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Now form p(−x), by replacing x with (−x) in the above: p(−x) =(−x)5 − 2(−x)3 + 2(−x)2 − 3(−x) + 12 p(−x) = −x5 + 2x3 + 2x2 + 3x + 12p(−x) has one variation in sign, and therefore the original p(x) has one negative root. Since you knowthat p(x) must have a negative root, but it may or may not have any positive roots, you would look irstfor negative roots. p(x) is a ifth−degree polynomial, and therefore it must have ive zeros. Since x is not a factor, youknow that x=0 is not a zero of the polynomial. (For a polynomial with real coef icients, like this one,complex roots occur in pairs.) Therefore there are three possibilities: number of zeroes that are complex positive negative not real irst possibility 4 1 0 second possibility 2 1 2 third possibility 0 1 4 Complex RootsIf a polynomial has real coef icients, then either all roots are real or there are an even number ofnon-real complex roots, in conjugate pairs. For example, if 5+2i is a zero of a polynomial with real coef icients, then 5−2i must also be a zero ofthat polynomial. It is equally true that if (x−5−2i) is a factor then (x−5+2i) is also a factor. Why is this true? Because when you have a factor with an imaginary part and multiply it by itscomplex conjugate you get a real result: (x−5−2i)(x−5+2i) = x²−10x+25−4i² = x²−10x+29If (x−5−2i) was a factor but (x−5+2i) was not, then the polynomial would end up with imaginaries in itscoef icients, no matter what the other factors might be. If the polynomial has only real coef icients, thenany complex roots must occur in conjugate pairs. Irrational RootsFor similar reasons, if the polynomial has rational coef icients then the irrational roots involvingsquare roots occur (if at all) in conjugate pairs. If (x−2+√3) is a factor of a polynomial with rationalcoef icients, then (x−2−√3) must also be a factor. (To see why, remember how you rationalize abinomial denominator; or just check what happens when you multiply those two factors.) As Jeff Beckman pointed out (20 June 2006), this is emphatically not true for odd roots. Forinstance, x³−2 = 0 has three roots, 2^(1/3) and two complex roots. It’s an interesting problem whether irrationals involving even roots of order ≥4 must also occur in 5 of 14
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conjugate pairs. I don’t have an immediate answer. I’m working on a proof, as I have time. Multiple RootsWhen a given factor (x−r) occurs m times in a polynomial, r is called a multiple root or a root ofmultiplicity m If the multiplicity m is an even number, the graph touches the x axis at x=r but does not cross it. If the multiplicity m is an odd number, the graph crosses the x axis at x=r. If the multiplicity is 3, 5, 7, and so on, the graph is horizontal at the point where it crosses the axis.Examples: Compare these two polynomials and their graphs: f(x) = (x−1)(x−4)2 = x3 − 9x2 + 24x − 16 g(x) = (x−1)3(x−4)2 = x5 − 11x4 + 43x3 − 73x2 + 56x − 16These polynomials have the same zeroes, but the root 1 occurs with different multiplicities. Look at thegraphs:Both polynomials have zeroes at 1 and 4 only. f(x) has degree 3, which means three roots. You see fromthe factors that 1 is a root of multiplicity 1 and 4 is a root of multiplicity 2. Therefore the graph crossesthe axis at x=1 (but is not horizontal there) and touches at x=4 without crossing. By contrast, g(x) has degree 5. (g(x) = f(x) times (x‐1)2.) Of the ive roots, 1 occurs with multiplicity3: the graph crosses the axis at x=1 and is horizontal there; 4 occurs with multiplicity 2, and the graphtouches the axis at x=4 without crossing.Step 3. Quadratic FactorsWhen you have quadratic factors (Ax²+Bx+C), it may or may not be possible to factor them further. Sometimes you can just see the factors, as with x²−x−6 =(x+2)(x−3). Other times it’s not so obvious whether the quadraticcan be factored. That’s when the quadratic formula (shown atright) is your friend. 6 of 14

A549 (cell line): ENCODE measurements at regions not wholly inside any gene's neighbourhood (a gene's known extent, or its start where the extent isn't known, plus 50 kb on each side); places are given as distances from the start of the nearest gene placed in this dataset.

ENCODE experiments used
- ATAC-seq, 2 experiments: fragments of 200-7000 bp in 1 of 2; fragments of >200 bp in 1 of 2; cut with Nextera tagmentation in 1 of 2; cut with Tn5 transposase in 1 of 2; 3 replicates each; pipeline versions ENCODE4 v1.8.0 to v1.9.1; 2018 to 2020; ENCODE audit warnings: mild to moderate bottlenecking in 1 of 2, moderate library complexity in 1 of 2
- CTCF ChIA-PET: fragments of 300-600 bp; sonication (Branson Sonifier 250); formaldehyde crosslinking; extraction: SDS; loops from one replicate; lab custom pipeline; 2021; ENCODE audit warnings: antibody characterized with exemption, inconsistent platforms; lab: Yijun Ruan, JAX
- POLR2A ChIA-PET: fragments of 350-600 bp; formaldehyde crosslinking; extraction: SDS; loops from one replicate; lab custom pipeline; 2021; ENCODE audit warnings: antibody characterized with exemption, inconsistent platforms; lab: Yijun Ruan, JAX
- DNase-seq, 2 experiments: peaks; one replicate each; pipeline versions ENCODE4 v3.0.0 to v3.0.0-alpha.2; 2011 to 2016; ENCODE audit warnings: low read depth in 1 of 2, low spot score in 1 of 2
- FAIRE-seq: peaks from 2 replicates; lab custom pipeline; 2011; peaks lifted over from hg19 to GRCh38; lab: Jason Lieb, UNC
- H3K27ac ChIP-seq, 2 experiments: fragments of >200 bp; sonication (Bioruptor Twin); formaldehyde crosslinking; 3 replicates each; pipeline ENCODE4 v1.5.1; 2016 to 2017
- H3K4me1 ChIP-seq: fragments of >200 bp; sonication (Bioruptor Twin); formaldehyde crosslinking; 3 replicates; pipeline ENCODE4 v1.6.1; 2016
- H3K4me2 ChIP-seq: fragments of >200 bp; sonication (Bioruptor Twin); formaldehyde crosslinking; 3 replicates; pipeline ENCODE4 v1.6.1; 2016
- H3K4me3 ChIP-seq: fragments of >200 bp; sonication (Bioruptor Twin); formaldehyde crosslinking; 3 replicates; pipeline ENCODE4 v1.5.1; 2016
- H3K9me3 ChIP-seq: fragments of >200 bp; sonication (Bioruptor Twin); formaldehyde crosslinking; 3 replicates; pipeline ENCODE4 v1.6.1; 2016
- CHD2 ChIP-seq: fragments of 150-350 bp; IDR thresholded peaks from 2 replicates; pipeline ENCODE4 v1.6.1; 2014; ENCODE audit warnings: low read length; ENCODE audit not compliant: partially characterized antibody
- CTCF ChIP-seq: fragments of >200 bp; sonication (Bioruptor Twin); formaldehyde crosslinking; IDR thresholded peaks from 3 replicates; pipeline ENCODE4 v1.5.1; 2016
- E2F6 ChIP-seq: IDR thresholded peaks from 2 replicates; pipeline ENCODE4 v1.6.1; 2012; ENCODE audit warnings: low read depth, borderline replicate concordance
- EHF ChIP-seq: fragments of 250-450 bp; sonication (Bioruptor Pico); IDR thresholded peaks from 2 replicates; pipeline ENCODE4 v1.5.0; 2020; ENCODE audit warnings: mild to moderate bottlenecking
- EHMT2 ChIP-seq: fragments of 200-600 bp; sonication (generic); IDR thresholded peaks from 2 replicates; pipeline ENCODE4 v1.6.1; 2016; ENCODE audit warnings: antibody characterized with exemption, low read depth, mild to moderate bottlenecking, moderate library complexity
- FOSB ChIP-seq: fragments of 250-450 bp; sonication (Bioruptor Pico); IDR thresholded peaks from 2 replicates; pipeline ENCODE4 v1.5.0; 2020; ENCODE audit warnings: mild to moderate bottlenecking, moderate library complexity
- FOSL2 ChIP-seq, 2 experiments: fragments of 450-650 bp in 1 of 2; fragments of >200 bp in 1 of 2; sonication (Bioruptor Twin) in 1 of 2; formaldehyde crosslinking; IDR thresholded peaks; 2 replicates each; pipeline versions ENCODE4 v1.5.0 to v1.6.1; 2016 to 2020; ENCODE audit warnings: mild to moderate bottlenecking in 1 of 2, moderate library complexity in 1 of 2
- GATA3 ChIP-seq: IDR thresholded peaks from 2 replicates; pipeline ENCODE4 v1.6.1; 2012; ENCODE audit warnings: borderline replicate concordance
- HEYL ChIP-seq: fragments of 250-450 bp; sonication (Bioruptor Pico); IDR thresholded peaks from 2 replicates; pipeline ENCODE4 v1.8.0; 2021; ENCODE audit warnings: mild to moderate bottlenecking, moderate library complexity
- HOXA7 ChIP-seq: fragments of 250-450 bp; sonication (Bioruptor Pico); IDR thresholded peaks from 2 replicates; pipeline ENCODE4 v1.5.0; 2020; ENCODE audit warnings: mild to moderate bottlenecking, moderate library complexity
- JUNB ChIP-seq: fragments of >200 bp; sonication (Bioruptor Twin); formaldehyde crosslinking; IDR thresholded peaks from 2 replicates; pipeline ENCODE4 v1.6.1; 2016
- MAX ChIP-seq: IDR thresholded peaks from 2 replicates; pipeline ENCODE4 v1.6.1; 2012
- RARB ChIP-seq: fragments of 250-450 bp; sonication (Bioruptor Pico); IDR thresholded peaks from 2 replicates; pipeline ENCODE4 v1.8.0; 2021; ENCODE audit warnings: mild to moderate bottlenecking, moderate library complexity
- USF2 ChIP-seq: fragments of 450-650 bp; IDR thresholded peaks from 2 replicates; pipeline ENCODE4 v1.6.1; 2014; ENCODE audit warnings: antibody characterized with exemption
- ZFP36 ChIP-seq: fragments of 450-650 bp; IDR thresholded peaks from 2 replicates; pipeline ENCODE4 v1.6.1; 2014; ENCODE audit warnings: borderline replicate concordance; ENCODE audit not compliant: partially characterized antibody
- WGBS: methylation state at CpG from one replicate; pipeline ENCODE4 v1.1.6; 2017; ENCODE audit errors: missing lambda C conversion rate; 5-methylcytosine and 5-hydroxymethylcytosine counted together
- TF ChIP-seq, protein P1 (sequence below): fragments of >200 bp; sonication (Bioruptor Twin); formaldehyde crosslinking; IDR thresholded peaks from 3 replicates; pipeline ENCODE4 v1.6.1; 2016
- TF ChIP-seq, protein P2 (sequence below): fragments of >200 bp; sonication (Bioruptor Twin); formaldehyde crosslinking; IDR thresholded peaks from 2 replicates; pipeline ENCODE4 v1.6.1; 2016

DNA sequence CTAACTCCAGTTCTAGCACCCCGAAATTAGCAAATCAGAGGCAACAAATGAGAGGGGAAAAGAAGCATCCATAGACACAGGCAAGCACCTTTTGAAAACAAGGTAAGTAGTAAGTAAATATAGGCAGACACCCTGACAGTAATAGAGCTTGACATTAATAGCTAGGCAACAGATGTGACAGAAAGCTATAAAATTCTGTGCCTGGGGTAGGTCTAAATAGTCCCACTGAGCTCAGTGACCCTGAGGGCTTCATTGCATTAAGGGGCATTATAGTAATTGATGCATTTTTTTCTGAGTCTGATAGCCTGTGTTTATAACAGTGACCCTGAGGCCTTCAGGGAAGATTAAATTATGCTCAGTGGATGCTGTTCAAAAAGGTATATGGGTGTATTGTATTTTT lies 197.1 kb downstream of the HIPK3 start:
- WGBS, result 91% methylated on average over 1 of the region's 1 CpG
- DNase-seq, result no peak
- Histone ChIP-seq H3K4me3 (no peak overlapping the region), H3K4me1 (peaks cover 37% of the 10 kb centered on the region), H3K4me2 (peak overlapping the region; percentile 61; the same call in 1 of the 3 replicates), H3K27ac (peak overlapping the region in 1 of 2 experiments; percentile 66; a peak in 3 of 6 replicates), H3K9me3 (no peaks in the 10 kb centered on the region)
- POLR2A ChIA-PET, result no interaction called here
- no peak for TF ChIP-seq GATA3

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For example, suppose you have a factor of 12x²−x−35. Can that be factored further? By trial and erroryou’d have to try a lot of combinations! Instead, use the fact that factors correspond to roots, andapply the formula to ind the roots of 12x²−x−35 = 0, like this: x = [ −(−1) ± √[1 − 4(12)(−35)] ] / 2(12) x = [ 1 ± √1681 ] / 24√1681 = 41, and therefore x = [ 1 ± 41 ] / 24 x = 42/24 or −40/24 x = 7/4 or −5/3If 7/4 and −5/3 are roots, then (x−7/4) and (x+5/3) are factors. Therefore 12x²−x−35 = (4x−7)(3x+5)What about x²−5x+7? This one looks like it’s prime, but how can you be sure? Again, apply the formula: x = [ −(−5) ± √[25 − 4(1)(7)] ] / 2(1) x = [ 5 ± √(−3) ] / 2What you do with that depends on the original problem. If it was to factor over the reals, then x²−5x+7is prime. But if that factor was part of an equation and you were supposed to ind all complex roots, youhave two of them: x = 5/2 + ((√3)/2)i, x = 5/2 − ((√3)/2)iSince the original equation had real coef icients, these complex roots occur in a conjugate pair.Step 4. Find One Factor or RootThis step is the heart of factoring a polynomial or solving a polynomial equation. There are a lot oftechniques that can help you to ind a factor. Sometimes you can ind factors by inspection (see the irst two sections that follow). This providesa great shortcut, so check for easy factors before starting more strenuous methods. Monomial FactorsAlways start by looking for any monomial factors you can see. For instance, if your function is f(x) = 4x6 + 12x5 + 12x4 + 4x3you should immediately factor it as f(x) = 4x3(x3 + 3x2 + 3x + 1)Getting the 4 out of there simpli ies the remaining numbers, the x3 gives you a root of x = 0 (withmultiplicity 3), and now you have only a cubic polynomial (degree 3) instead of a sextic (degree 6). Infact, you should now recognize that cubic as a special product, the perfect cube (x+1)3.When you factor out a common variable factor, be sure you remember it at the end when you’re listingthe factor or roots. x³+3x²+3x+1 = 0 has certain roots, but x³(x³+3x²+3x+1) = 0 has those same rootsand also a root at x=0. 7 of 14